- Eric Francis Coppolino
For a few weeks now, we've had the opportunity to grieve the loss of David Bowie, one of those rockers who seemed for all the world like a personal friend—and like someone destined to live forever. For me, that has meant appreciating what I learned from someone I consider one of my most significant teachers of life and art.
And of sex. David Bowie had so blended into the landscape of culture that we forget when this gender-morphing, bisexual, polyamorous, potentially extraterrestrial glam rock star was shocking to the sensibilities of the Western world. I am sure when encountering so much as a photo of this seemingly bizarre weirdo, a good few people were assured that the end was near. They were right.
Among the many things we can thank David Bowie for was taking his hammer and chisel to the concept of normal. When he was done, it had (at least for the moment) been sculpted down to size, the better to clear space for everyone else. If Jane's Addiction got to make hay out the idea that nothing's shocking, they have plenty to thank Bowie for, as does nearly every artist who knew about his work.
Every kid who has ever dared to be different does as well, even though they may be hearing about him for the first time now that he's gone. Bowie was a bold advocate for young people getting to be who they actually are, and to actually live our lives.
In the song "Young Americans," recorded in 1974, he asks, "We live for just these 20 years / Do we have to die for the 50 more?"
As for those walking dead adults he's referencing, he had earlier cautioned them in "Changes": "And these children that you spit on as they try to change their worlds / They're immune to your consultations / They're quite aware of what they're going through."
He knew just how to use his shock value for humor, style, beauty, fashion, and art. Yet that was not the point. The point was advocating the right to exist. That, above all else, is why David Bowie was our friend. Standing up for young people, who are bestowed with exceedingly little power in our society, he became a reference point of trust and of respect for kids who felt the most outcast.
The first recorded interview we have with him is from BBC in 1964, when at age 17 he was heading up the Society for the Prevention of Cruelty to Long Haired Men. I'm not kidding. Somehow he got on TV with that, politely demanding an end to the insults and accusations that the world was projecting onto guys who liked to grow their hair.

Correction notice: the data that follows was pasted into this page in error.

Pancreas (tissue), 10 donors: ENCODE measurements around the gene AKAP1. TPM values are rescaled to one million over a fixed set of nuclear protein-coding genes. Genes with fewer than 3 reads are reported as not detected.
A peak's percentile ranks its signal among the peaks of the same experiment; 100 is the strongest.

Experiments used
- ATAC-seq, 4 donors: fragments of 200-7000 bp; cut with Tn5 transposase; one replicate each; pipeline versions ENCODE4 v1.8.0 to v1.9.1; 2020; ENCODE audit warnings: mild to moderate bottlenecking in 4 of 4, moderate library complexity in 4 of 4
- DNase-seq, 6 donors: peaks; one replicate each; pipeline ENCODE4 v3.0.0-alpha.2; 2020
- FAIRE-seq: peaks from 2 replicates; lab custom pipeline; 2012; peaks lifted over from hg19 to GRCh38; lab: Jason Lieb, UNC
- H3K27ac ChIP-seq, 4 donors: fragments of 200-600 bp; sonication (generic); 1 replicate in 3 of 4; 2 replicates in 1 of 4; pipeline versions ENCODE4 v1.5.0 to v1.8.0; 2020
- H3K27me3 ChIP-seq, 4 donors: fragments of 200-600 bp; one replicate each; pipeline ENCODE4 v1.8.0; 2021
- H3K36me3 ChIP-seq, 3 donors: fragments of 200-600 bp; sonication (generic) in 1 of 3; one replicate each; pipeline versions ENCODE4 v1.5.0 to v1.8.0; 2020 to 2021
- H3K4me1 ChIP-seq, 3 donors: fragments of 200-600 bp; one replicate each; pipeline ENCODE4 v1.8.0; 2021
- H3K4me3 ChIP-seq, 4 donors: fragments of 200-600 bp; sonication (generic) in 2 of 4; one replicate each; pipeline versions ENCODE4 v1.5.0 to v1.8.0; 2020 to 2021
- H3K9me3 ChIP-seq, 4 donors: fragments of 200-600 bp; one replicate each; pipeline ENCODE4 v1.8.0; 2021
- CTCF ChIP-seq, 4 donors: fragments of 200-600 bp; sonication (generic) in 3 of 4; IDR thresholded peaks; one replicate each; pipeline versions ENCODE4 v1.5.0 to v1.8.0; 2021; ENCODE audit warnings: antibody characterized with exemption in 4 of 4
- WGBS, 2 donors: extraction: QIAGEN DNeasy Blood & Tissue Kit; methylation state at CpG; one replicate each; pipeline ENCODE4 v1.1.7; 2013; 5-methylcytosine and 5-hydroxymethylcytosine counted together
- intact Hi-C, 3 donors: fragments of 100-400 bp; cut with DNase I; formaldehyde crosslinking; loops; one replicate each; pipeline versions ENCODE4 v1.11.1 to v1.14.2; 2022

We forget, here in the days of the LGBT movement demanding transgender bathrooms in McDonald's, that not long ago men could be beaten and arrested for wearing clothing considered inappropriate for their sex.
We forget that people much braver than today's activists had to clear those brambles and build that long road. There was a time when coming out, or being found out, was not a point of pride like it is in so many families today. When he said, "You got your mother in a whirl / she's not sure if you're a boy or a girl," that was actually liberating.
More than anything, David Bowie emanated sex. Not sexy. Not sex appeal. Not sexualization. Not porno. Not sex as a marketing tool. Bowie was about sex, the real thing, expressed boldly and unabashedly and notably, with no regard for gender norms, the ultimate social prison.
Today his early work is a time capsule from the days when sex was for fun, rebellion, and creative expression. He is a reminder that those days in fact existed and that we can find our way to such a place again. What seems to be progress (mostly for the LGBT movement) has not been progress in all ways, or for everyone. Today, society seems to have sexually polarized in three directions: monoculture, hookup culture, and rape culture.
The vast experiment that was queer has been rendered solemn and homely, clad in white gowns and tuxedos without the slightest hint of irony. Marriage, hospital visitation, and death benefits have been sanctified by the Supreme Court not just as a right under equal protection but a rarified fundamental right—as they well should be.
But the party isn't nearly as fun. The culture of repression is so obsessive today that most young people I know have to be blotto before taking off their clothes. Anti-queer abstinence indoctrination is still taught in schools. LGBT activists, having won the Golden Globe of their Supreme Court victory, might turn their attention to that atrocity.
Becoming a pickup artist is now trained like karate, the better to hack the code of our frigid social environment (i.e., so you can get a date). Kids are still made to sign the abstinence pledge and wear purity rings.
Rape is a serious problem, but rape cultists, whose practical definition of sex is rape, present a much more insidious situation, leading young people to wonder if merely having sexual desire makes them a perpetrator or pervert. Today many young men and boys are afraid to make any overture to girls or young women, afraid that they will be misunderstood and classified as rapists.
Many of what are today called helicopter parents—the late Baby Boomers who tripped, boogied, and fucked to many of David Bowie's songs—are appalled at the notion of their young sons and daughters having sex. Many are too terrified to even have an honest conversation with their kids, much less to stand up against puritanical school administrators who still teach abstinence, and whose balls are in the vise of a few fundamentalist Christian parents.